We’ve all made crappy excuses to get out of doing something, especially boring stuff like housework. Some attempts are obviously bad like, “I can’t clean the bathroom. I’m… currently on fire.” But other excuses seem true when you say them. In fact you don’t even think of them as excuses, which is why your S.O. is extra annoyed with you when you let them fly.
Division of housework is often a gendered issue, and there are all kinds of reasons for that, like girls getting more chores growing up and social pressure for women to keep a tidy house. But it’s not only a gendered thing, it’s not like same-sex couples never fight over the dishes. It’s not like women are never lazy, slobs. While the issue isn’t necessarily equal across the board, we all have the potential to be equal-opportunity offenders.
So what are those magic words that’ll piss off your S.O.?
“I just don’t see mess like you!”
The thing about this excuse is you think it’s true. You really think your S.O. is just more sensitive to messiness like a dog is to high-pitched sounds.
This is bullshit.
Unless you literally have problems with your eyesight, chances are your eyes work the same as your S.O.s’. A messy space isn’t some kind of Highlights for Children hidden object game where you need to find the pile of laundry on the deceptively T-shirt-printed floor.
If you walked into a hotel room that had the same “invisible” mess as your home, you’d flip out over how gross it was. This gets to the crux of the excuse: you don’t see the mess if you assume it’s not your problem. Specifically, this excuse is telling your S.O. that most messes, even ones caused by you, are their problem alone.
“You’re just better at these things.”
Okay, there’s a grain of truth to this. We all have different levels of talent, even in mundane areas. If you’re a rotten cook who can’t be trusted to boil water, then fine, maybe your S.O. does the cooking and you wash up afterwards. But if “these things” means anything remotely domestic, your S.O. has a right to be annoyed.
No one is born with an innate sense of how to separate laundry, how to load a dishwasher, or how to change a diaper. It’s not a glamorous skill set, but they are skills, and they are learned. When you dismiss the idea that you can or should learn how to get better at “these things,” you’re saying your S.O. should accommodate your learned helplessness for your convenience.
“I didn’t have time to do it.”
We’ve all had time pose a problem, especially if you’re juggling a lot at once. But someone has to keep the house safely clean, the people within it decently fed and clothed, the bills paid on time, the doctor’s appointments made, etc. The person handling these things has to make time, sometimes by sacrificing things they would rather be doing. Scrubbing toilets is rarely the preferred way of enjoying yourself.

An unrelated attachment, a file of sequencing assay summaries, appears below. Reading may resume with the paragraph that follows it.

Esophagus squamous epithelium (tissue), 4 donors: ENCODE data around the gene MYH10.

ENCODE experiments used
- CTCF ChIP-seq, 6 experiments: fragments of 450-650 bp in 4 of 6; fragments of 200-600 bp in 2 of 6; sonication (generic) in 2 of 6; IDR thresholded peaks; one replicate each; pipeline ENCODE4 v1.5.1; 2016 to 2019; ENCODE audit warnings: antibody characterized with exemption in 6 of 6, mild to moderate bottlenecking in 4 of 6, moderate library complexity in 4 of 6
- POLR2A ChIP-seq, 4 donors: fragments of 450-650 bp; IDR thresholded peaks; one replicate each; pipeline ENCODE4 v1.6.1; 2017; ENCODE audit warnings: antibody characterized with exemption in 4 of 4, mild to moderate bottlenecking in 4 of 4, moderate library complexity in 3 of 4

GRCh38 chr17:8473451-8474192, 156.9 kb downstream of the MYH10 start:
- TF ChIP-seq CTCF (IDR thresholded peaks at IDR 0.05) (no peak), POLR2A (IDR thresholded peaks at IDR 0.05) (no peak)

Sure, sometimes you legit just can’t get to everything you need to. It happens. But when this is your constant excuse to get out of housework, you’re saying that your time is more valuable than your S.O.’s because your time is non-negotiable and theirs isn’t.
“Just tell me what to do, and I’ll do it.”
Perhaps the most well meaning of all the excuses, you’re still putting the brunt of housework duties on your S.O. How is that possible?
First, how would you respond if your S.O. told you to not just do a couple easy chores a day, but several things and actually expected you to do them well? If your response is anything but positive, you don’t mean what you said. And even if you did everything with a smile, few people enjoy the idea of bossing their S.O. around, especially when it’s for something as unsexy as cleaning litter boxes.
It still takes a certain amount of energy and diplomacy to tell someone to do stuff, even more if you need to tell them how. Have you ever helped a computer illiterate person with Microsoft Excel? It’s like that except instead of telling them how to do a spreadsheet it’s how to not live in squalor. At some point you just say, “Fuck it. Let me do that for you.”
When you say, “Just tell me what to do,” it means that your S.O. expends time and energy differently, but it’s effort just the same.
Last modified: December 2, 2016